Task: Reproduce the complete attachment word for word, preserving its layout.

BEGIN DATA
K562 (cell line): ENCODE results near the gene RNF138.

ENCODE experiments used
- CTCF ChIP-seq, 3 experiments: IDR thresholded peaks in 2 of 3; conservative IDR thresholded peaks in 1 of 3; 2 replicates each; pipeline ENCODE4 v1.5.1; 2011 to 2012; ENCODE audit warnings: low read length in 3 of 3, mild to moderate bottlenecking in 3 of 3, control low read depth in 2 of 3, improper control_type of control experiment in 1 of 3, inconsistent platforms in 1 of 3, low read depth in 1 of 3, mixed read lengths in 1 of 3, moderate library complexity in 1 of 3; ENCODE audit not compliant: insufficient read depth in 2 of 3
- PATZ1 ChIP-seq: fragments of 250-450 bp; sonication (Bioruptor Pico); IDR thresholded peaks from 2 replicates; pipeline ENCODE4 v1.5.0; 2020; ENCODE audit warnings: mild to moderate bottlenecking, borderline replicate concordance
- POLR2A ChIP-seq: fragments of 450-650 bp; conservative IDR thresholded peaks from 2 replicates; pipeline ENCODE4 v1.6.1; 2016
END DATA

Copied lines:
K562 (cell line): ENCODE results near the gene RNF138.

ENCODE experiments used
- CTCF ChIP-seq, 3 experiments: IDR thresholded peaks in 2 of 3; conservative IDR thresholded peaks in 1 of 3; 2 replicates each; pipeline ENCODE4 v1.5.1; 2011 to 2012; ENCODE audit warnings: low read length in 3 of 3, mild to moderate bottlenecking in 3 of 3, control low read depth in 2 of 3, improper control_type of control experiment in 1 of 3, inconsistent platforms in 1 of 3, low read depth in 1 of 3, mixed read lengths in 1 of 3, moderate library complexity in 1 of 3; ENCODE audit not compliant: insufficient read depth in 2 of 3
- PATZ1 ChIP-seq: fragments of 250-450 bp; sonication (Bioruptor Pico); IDR thresholded peaks from 2 replicates; pipeline ENCODE4 v1.5.0; 2020; ENCODE audit warnings: mild to moderate bottlenecking, borderline replicate concordance
- POLR2A ChIP-seq: fragments of 450-650 bp; conservative IDR thresholded peaks from 2 replicates; pipeline ENCODE4 v1.6.1; 2016